Shukert: But I feel that it’s really describing that moment more. I feel like later, in the exploration of that relationship, other reasons come to light. The fact that we were both — and I feel that this is there in the book — that sort of explains why I couldn’t slap him across the face in that moment. Do you know what I mean? But as far as getting involved with him later, we were both kind of lost. We were both adrift. I was, at the time, really lonely. And things were not working out the way that they were supposed to. I think I mentioned how he suddenly gauged escape to this adventure that he was supposed to be having. He made it feel like there was a point, that I was here to fall in love and have this incredible adventure. And it turned it into a narrative. It turned it into a story, as opposed to this aimless time-waster. And I feel that if I had been here, if I had been on my home turf, I don’t think that we would have gotten involved. I feel that being abroad, you are off your center of balance. Away from the practical things that you really think about. You’re removed from all of that. And there were so many things I didn’t have to deal with.

Categories: Film, People

David Mitchell III (BSS #350)

David Mitchell is most recently the author of The Thousand Autumns of Jacob de Zoet. He previously appeared on The Bat Segundo Show #1 — the very program that started it all — along with a two-part podcast from 2006 (Show #54 and Show #55).


Condition of Mr. Segundo: Annoyed by hotel security.

Author: David Mitchell

Subjects Discussed: [List forthcoming]


Mitchell: I think of words as vehicles that convey what is in my imagination into someone else’s. And we’re sort of in a dialogue. Because they don’t just replicate what’s in the imagination. They can alter it. You can mistype and you get a word that actually can be better than the one you meant. Words can feed back and suggest to the imagination, “Well, would it be neater if you imagine this instead?” Language itself is a kind of a writing partner, separate to the writer, who is deploying the language. I think. I think this is true. Has that answered your question?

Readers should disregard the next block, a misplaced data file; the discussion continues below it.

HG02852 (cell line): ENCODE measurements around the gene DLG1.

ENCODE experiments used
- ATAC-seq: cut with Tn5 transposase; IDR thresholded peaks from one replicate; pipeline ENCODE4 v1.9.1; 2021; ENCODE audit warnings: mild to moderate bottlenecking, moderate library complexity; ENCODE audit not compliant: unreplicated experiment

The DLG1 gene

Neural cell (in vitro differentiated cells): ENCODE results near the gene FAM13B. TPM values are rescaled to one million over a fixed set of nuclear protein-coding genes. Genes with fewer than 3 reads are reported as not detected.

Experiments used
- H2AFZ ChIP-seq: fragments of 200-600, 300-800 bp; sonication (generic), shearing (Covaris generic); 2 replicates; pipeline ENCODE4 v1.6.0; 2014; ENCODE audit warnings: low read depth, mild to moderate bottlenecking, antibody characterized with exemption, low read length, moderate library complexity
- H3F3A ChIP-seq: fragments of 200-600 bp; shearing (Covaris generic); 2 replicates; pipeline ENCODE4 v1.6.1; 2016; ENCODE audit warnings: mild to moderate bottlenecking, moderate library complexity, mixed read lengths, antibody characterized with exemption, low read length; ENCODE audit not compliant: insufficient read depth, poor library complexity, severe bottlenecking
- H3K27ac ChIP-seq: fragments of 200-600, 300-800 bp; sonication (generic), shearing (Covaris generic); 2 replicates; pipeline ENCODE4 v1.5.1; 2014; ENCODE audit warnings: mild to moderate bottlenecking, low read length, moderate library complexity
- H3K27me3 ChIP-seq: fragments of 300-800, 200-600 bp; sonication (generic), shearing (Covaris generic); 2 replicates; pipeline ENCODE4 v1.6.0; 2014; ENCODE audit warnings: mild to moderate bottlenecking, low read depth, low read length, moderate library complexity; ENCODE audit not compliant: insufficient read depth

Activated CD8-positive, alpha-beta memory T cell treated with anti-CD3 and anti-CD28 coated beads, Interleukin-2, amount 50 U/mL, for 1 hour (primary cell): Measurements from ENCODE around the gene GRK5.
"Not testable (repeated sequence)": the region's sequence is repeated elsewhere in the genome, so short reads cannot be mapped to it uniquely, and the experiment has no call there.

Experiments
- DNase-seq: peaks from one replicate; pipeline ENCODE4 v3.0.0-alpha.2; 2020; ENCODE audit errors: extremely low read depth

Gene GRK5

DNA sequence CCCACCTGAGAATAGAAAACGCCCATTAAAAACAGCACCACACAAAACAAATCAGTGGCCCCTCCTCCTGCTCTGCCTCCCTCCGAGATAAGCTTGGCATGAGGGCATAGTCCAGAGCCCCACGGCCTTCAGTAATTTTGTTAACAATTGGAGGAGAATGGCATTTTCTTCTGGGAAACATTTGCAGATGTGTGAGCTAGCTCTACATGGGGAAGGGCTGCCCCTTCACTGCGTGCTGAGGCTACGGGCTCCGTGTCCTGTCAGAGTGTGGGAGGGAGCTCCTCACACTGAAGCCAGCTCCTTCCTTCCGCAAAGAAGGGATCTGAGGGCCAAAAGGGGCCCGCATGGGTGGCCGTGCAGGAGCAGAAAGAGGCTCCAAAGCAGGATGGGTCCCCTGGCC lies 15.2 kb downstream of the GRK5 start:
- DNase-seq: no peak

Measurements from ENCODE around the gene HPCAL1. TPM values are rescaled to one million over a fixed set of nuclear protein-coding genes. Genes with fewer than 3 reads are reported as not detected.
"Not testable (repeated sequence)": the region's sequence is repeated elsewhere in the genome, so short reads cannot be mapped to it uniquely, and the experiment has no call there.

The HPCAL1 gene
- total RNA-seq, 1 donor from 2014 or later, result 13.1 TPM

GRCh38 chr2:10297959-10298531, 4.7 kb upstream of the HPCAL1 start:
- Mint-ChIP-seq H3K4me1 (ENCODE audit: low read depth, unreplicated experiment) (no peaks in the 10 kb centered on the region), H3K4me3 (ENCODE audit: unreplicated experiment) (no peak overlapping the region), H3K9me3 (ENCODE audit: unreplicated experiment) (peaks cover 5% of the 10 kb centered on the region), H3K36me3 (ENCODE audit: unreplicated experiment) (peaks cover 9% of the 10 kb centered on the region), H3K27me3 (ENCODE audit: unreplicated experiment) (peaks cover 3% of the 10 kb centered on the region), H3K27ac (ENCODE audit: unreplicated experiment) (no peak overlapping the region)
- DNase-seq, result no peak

Correspondent: It sort of does. Actually, there’s one thing I wanted to ask you and that is with Orito. You investigate the flashback of her sexual assault. Yet in the shrine, we don’t really see the true horror of what’s going on. I mean, granted it’s from Orito’s perspective. But I’m wondering why you didn’t really go into what was happening. I mean, she could have observed the engifting. I mean, it sounds horrific in terms of a “what is not seen” standpoint. To use a cinematic idea. But I’m wondering why you didn’t go full-borne. Or if there was a draft where you did in fact go into that dark territory and it proved just too disturbing? I don’t know.

Mitchell: I didn’t know how to do a sex scene that involved engiftment for it to not stink of misogyny. And as a male writer, that’s even worse. You know, in blunt terms, if you can ever hear a writer jerking off as he’s writing, then that’s it. Then the book’s dead. That’s a crude thing to have said.

Correspondent: You can say whatever crude things you like here.

Mitchell: But it’s what I meant. And you kind of know what I mean.

Correspondent: Yeah, I do. But on the other hand, you are dealing with an age from centuries ago where it was in fact a very misogynistic atmosphere.

Mitchell: Oh certainly. Certainly!

Correspondent: You certainly get a lot of that in the book. But I’m just curious why. I mean, don’t we have to really look at these terrible dark feelings squarely in the face in order to really get at the truth?

Mitchell: If it’s happening now — at a place about a quarter of a mile from the Helmsley Hotel that we’ve just been kicked out of in downtown New York, and it’s a social wrong, and women have been trafficked from godforsaken parts of the world and are being exploited like this — dead right. Shine cold hard truth or truth of light onto it. Please. It’s got to be stopped.